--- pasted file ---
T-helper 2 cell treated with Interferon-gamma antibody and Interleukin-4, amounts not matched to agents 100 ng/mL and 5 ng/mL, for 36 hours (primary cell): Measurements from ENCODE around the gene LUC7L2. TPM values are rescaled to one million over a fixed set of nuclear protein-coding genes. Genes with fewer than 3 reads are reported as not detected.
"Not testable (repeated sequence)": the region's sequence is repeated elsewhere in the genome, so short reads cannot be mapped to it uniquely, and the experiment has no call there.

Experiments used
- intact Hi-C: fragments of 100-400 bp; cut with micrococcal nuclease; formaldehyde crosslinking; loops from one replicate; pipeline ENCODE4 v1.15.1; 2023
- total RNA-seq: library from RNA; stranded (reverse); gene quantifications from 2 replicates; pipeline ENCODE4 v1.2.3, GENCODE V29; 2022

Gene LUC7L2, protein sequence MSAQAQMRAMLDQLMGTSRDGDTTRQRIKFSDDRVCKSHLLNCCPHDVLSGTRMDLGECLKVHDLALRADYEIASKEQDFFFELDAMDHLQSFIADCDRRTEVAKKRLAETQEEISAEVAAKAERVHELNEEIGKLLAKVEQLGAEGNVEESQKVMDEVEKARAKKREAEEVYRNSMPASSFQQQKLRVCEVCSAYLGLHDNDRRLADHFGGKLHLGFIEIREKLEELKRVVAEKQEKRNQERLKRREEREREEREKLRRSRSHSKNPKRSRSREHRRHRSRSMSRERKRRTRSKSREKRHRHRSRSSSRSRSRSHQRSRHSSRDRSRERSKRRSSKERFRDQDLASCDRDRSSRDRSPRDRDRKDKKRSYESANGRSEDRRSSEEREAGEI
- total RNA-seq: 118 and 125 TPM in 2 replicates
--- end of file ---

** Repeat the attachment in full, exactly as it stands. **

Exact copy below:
T-helper 2 cell treated with Interferon-gamma antibody and Interleukin-4, amounts not matched to agents 100 ng/mL and 5 ng/mL, for 36 hours (primary cell): Measurements from ENCODE around the gene LUC7L2. TPM values are rescaled to one million over a fixed set of nuclear protein-coding genes. Genes with fewer than 3 reads are reported as not detected.
"Not testable (repeated sequence)": the region's sequence is repeated elsewhere in the genome, so short reads cannot be mapped to it uniquely, and the experiment has no call there.

Experiments used
- intact Hi-C: fragments of 100-400 bp; cut with micrococcal nuclease; formaldehyde crosslinking; loops from one replicate; pipeline ENCODE4 v1.15.1; 2023
- total RNA-seq: library from RNA; stranded (reverse); gene quantifications from 2 replicates; pipeline ENCODE4 v1.2.3, GENCODE V29; 2022

Gene LUC7L2, protein sequence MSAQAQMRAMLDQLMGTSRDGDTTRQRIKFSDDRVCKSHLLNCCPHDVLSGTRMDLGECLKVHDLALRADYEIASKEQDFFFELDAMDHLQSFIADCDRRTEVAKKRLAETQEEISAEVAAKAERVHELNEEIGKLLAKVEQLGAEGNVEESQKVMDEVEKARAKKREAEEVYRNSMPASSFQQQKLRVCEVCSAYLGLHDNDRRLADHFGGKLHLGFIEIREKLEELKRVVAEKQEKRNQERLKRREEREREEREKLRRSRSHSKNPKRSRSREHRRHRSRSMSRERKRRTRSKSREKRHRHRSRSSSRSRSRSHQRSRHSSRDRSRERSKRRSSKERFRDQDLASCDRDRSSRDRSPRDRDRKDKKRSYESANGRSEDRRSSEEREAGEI
- total RNA-seq: 118 and 125 TPM in 2 replicates